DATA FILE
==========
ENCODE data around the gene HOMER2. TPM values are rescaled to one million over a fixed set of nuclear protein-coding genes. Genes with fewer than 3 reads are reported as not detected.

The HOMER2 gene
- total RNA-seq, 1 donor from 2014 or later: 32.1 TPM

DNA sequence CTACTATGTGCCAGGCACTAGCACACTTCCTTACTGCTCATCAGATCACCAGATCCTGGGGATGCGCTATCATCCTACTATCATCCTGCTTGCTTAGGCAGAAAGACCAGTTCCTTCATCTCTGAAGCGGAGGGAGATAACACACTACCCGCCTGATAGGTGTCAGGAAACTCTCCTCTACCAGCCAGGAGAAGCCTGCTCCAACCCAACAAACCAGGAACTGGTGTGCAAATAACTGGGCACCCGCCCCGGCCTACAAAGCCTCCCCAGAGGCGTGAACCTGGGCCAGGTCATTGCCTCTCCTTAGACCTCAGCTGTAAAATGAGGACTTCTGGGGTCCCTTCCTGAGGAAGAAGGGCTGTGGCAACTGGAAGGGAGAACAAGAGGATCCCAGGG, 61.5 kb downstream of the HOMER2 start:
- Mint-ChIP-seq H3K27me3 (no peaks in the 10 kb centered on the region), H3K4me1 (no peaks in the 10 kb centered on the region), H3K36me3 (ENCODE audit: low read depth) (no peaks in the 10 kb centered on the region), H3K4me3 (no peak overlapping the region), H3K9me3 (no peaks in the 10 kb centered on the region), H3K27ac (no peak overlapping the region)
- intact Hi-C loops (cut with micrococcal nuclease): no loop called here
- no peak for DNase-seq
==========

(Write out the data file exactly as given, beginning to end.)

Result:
ENCODE data around the gene HOMER2. TPM values are rescaled to one million over a fixed set of nuclear protein-coding genes. Genes with fewer than 3 reads are reported as not detected.

The HOMER2 gene
- total RNA-seq, 1 donor from 2014 or later: 32.1 TPM

DNA sequence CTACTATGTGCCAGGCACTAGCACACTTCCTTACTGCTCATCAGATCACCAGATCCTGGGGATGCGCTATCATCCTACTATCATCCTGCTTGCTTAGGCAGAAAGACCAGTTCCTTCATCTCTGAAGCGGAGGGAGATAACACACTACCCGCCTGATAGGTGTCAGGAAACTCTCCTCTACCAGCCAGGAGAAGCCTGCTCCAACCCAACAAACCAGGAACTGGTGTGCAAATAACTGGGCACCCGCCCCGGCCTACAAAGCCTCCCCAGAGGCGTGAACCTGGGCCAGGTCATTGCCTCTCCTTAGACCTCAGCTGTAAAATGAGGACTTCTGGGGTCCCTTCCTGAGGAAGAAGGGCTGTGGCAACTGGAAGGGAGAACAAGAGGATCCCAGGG, 61.5 kb downstream of the HOMER2 start:
- Mint-ChIP-seq H3K27me3 (no peaks in the 10 kb centered on the region), H3K4me1 (no peaks in the 10 kb centered on the region), H3K36me3 (ENCODE audit: low read depth) (no peaks in the 10 kb centered on the region), H3K4me3 (no peak overlapping the region), H3K9me3 (no peaks in the 10 kb centered on the region), H3K27ac (no peak overlapping the region)
- intact Hi-C loops (cut with micrococcal nuclease): no loop called here
- no peak for DNase-seq